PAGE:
Clinically, BCC are characterized by small, translucent, or pearly papules, with raised teleangiectatic edges (17) . Most of the BCC occur in sun-exposed skin of the head and neck area (18,19). Sensitivity and positive predictive value for the clinical diagnosing of BCC by dermatologists has been reported to be 95.4% and 85.9%, respectively (20). However, dividing between BCC subtypes is not always possible upon clinical assessment. To date, histological analysis of punch biopsy remains the golden standard to confirm the clinical diagnosis of BCCs and dividing between the following subtypes: nodular (nBCC), micronodular (mnBCC), infiltrating (iBCC) and superficial (sBCC) (10). Of those, nBCC and sBCC have a less aggressive growth pattern in comparison to mnBCC and iBCC. Additionally, mixed type BCC (mtBCC) can be defined as a combination of subtypes and are frequently composed of aggressive subtypes (21). Surgical excision remains the standard of treatment, with Mohs micrographic surgery typically utilized for high-risk lesions (22). Based upon the histological growth pattern, BCC are surgically removed with a margin of either 3mm (nBCC and sBCC) or 5mm (mnBCC, iBCC) in accordance with current Dutch guidelines (10).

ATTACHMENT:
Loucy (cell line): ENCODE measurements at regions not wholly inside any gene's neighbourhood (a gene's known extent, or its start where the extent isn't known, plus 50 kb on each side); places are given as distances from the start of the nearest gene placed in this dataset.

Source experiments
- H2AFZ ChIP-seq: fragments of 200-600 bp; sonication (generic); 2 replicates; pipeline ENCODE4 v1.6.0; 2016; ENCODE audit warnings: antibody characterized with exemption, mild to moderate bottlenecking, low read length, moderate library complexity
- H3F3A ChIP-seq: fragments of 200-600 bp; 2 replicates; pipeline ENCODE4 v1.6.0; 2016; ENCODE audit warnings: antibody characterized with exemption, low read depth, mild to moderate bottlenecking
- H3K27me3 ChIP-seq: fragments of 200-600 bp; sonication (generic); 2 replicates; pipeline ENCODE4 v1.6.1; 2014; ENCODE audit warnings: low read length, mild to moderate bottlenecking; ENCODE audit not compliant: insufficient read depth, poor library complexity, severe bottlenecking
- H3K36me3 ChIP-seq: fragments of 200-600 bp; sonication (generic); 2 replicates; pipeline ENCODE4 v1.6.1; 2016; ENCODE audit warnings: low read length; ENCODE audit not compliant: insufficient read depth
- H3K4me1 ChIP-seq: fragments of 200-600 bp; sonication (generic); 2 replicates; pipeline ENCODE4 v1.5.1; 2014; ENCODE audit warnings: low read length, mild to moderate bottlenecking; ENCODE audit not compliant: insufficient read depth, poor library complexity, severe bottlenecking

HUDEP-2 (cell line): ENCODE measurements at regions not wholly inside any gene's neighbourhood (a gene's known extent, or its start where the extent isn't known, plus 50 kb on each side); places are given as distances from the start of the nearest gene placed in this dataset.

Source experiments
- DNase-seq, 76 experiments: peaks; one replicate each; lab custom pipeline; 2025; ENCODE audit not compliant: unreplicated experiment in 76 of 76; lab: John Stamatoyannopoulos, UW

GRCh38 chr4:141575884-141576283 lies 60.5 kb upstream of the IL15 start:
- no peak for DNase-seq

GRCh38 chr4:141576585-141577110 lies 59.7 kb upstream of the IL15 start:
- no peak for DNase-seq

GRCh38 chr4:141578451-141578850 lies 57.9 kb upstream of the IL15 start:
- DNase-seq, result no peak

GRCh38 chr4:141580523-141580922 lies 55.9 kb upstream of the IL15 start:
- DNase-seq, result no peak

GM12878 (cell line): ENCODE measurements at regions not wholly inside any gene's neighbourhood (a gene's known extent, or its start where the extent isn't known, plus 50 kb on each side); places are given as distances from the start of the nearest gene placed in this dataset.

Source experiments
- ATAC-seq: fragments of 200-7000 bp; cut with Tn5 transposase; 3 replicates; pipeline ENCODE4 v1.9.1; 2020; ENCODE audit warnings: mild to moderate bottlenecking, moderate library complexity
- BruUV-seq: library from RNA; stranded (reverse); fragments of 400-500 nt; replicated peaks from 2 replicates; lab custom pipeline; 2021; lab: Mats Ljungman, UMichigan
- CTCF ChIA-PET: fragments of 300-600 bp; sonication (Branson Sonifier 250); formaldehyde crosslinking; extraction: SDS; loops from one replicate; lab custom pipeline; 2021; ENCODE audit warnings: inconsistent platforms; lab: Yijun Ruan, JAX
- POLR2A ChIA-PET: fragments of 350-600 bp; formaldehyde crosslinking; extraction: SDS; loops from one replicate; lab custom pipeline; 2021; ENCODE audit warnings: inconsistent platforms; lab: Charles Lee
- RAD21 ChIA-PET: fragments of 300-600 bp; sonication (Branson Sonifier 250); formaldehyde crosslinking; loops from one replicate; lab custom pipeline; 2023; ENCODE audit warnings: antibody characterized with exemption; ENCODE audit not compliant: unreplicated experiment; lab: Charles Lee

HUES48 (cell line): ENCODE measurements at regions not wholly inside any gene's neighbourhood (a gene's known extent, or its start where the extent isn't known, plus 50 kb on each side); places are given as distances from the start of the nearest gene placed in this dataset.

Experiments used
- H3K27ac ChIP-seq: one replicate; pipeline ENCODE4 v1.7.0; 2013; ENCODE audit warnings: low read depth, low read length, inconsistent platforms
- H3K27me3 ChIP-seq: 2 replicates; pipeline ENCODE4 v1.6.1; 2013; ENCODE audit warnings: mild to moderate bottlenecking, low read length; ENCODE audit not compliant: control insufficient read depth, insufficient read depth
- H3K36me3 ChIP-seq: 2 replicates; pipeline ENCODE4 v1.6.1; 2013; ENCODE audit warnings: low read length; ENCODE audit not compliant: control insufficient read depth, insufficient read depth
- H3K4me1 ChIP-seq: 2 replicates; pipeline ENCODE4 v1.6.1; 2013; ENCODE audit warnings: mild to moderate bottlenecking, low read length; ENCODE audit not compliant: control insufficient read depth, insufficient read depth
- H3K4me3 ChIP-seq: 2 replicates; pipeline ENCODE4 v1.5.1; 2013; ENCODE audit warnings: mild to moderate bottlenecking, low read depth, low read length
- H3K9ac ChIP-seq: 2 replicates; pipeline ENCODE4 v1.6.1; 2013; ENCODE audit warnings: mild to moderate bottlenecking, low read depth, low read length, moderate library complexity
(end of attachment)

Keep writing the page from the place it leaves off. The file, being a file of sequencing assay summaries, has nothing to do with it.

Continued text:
Due to the rising incidence of BCC there is a need for more efficient, non-invasive methods to diagnose BCCs. The use of real-time in vivo reflectance confocal microscopy (RCM) to diagnose BCCs has proven successful to address this need. Various studies have demonstrated that RCM is safe and accurate (sensitivity and specificity) to diagnose BCCs(2-6). Reported sensitivity and specificity for RCM in diagnosing BCC range from 83%-100% and 79%-97%, respectively (7). Furthermore, Peppelman et al. and Longo et al. recently reported on RCM features that might divide between nodular, micronodular, superficial and infiltrative subtypes of BCC (8,9).

In 2012, van der Geer et al reported on the feasibility of a one-stop-shop (OSS) concept for the treatment of skin cancer patients (23). One-stop-shop implies that at the day of the initial outpatient clinic consultation, diagnosis and treatment plan both take place. In their study, pre-operative frozen section histology was used to confirm BCC diagnosis and subtype. The mean throughput time was 4 hours and 7 min, no complications were observed, and patient satisfaction was high (23). Incorporating RCM as non-invasive diagnostic tool in a BCC OSS concept for lesions suitable for conventional surgical excision might further reduce time between clinical diagnosis and treatment, administrative workload and costs.

The aim of our study is to assess the efficacy and safety of the one-stop-shop concept, using real-time in vivo reflectance confocal microscopy (Vivascope 1500; Lucid Technologies, Henrietta, NY, USA) as diagnostic tool, prior to surgical management of new primary BCCs, of all subtypes, in the general population.
- Main changes (audit trail)
- RECORD9-aug-2015 - 15-apr-2016